Politically Correct School Changes Name of St. Patrick's Day to 'O'Green Day'

Eye Roll 63

st. patrick's day ban
NOT for Kids
O'Green Day is just around the corner, how are you going to celebrate? What? You've never heard of such a holiday? Apparently you don't live in Wilbraham, Massachusetts where children at Soule Roade School will not be able to celebrate St. Patrick's Day, but instead a random day named after a color. Why? On account of religion, that's why.

In order to not offend the non-Christian (Catholic? Irish Catholic? It's unclear) students, the principal has decided to re-name the holiday during the school week, and celebrate with children wearing green and eating lots of green vegetables. In contrast to the children praying to St. Patrick and trying to convert non-believers?

It may seem silly to take the saint out of the holiday that's actually named for him, but on the other hand, I kind of get it.

I was raised Protestant, but now my kids go to a Jewish school. I never realized, until I tried to bring a load of Valentine's to my daughter's pre-school last year, the implications of St. Valentine's Day nor St. Patrick's Day. It seems obvious, however, that Valentine's Day has to do with love and St. Patrick's Day has to do with bad food, lots of beer, and wearing green. My religion never came into it, until my kid's religious school explained that these are not Jewish holidays or even secular holidays. Oh, right.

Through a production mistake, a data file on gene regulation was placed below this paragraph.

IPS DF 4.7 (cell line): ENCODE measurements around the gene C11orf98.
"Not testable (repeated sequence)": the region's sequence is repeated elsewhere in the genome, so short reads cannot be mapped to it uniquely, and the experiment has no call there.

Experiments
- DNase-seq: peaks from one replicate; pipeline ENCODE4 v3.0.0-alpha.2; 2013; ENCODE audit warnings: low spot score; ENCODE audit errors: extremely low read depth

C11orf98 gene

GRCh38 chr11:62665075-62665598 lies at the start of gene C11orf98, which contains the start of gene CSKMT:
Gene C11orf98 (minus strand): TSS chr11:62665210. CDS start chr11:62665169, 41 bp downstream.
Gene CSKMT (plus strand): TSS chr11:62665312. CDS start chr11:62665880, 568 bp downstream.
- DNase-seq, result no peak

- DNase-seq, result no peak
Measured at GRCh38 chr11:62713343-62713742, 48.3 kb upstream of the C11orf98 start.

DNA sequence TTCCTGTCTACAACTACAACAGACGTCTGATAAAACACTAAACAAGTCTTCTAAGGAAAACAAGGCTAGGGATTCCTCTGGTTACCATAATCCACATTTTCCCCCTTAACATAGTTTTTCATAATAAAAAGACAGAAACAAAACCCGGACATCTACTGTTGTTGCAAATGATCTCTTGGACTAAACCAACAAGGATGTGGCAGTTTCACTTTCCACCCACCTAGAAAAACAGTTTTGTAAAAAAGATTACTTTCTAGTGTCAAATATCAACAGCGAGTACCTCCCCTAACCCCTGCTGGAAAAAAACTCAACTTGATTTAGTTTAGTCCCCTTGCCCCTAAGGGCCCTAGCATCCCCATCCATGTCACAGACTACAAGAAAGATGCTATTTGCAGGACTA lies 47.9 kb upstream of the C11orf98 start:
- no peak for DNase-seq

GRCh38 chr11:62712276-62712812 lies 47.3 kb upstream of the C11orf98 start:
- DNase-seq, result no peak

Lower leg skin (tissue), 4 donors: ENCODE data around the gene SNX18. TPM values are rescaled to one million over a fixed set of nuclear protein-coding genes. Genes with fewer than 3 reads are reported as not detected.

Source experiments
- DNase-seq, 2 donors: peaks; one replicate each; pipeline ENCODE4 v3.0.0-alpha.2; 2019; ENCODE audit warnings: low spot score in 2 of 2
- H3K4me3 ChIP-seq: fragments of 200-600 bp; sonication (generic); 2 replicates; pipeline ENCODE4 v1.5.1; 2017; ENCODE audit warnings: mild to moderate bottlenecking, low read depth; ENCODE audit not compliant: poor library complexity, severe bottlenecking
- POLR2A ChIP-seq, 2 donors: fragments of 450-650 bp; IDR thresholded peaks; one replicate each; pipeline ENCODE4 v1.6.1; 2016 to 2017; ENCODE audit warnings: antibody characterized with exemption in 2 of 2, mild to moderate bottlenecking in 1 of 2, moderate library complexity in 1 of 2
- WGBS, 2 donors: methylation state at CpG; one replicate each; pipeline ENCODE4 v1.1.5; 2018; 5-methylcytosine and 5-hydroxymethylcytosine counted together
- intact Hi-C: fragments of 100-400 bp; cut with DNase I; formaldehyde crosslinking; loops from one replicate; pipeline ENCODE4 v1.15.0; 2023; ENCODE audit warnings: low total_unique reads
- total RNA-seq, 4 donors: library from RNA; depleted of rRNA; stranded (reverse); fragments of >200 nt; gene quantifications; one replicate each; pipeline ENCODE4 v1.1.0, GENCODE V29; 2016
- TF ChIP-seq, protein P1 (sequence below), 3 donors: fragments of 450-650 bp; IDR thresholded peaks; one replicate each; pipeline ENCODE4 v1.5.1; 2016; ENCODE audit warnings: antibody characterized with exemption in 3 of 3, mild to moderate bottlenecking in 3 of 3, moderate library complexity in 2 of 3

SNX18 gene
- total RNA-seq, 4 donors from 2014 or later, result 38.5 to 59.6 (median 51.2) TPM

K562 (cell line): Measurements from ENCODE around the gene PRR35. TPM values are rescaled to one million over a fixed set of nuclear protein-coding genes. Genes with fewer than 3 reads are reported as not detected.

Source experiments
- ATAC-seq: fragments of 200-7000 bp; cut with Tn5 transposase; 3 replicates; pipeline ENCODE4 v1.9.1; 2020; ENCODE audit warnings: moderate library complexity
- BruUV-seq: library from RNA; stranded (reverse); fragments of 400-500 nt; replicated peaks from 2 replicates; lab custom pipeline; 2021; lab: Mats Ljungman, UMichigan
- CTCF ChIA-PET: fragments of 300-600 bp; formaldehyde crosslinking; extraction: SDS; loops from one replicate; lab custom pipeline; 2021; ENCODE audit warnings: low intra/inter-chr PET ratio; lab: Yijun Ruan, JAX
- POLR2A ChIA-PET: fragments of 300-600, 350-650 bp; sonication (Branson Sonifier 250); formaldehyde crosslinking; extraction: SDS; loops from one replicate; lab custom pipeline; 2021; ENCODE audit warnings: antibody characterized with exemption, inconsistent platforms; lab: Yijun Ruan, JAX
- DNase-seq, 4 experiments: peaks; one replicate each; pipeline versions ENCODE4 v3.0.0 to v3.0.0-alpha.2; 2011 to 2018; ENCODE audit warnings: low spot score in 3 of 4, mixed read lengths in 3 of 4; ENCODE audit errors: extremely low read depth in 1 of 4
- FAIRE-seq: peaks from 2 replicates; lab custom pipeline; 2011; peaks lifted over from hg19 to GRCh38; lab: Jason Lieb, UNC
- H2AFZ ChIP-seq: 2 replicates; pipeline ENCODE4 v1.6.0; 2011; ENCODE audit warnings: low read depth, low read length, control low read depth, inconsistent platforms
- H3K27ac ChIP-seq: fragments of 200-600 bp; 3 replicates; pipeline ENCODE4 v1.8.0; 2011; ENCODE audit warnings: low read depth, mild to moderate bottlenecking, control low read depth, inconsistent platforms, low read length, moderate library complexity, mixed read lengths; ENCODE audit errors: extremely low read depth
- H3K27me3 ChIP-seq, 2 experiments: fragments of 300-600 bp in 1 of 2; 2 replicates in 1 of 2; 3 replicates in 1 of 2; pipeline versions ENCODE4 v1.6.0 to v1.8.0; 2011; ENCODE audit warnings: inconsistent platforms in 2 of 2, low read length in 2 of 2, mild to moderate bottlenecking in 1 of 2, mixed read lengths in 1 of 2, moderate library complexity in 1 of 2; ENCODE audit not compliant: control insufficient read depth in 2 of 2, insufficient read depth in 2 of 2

Even though the traditions we have here in America are totally secular, these two fun-filled holidays are actually rooted in Catholicism. Hence, the whole "St." thing. And while it may seem like Massachusetts would be the last place where this holiday would be censored, I suppose you have to start somewhere. Or not.

It's not like these kids are doing anything differently on O'Green Day vs. St. Patrick's Day. I don't recall any type of genuflecting going on during my own childhood when St. Pat's Day rolled around. Instead, lots of pinching and explanations of, "But my eyes are green. It counts!" And I suspect many of these kids are of Irish descent, and perhaps discuss their history as well on this day.

While I'm politically correct, and think we all should be, I'm just not totally sold on the name change here. Either you celebrate St. Patrick's Day or you don't. Changing the name doesn't take the religious aspect out of it, any more than leaving it the same makes kids stop and ponder the good deeds of Saint Patrick while they're chasing each other on the playground trying to get a pinch.

What do you think about O'Green Day?

 

Image via MDGovpics/Flickr

education, elementary school, in the news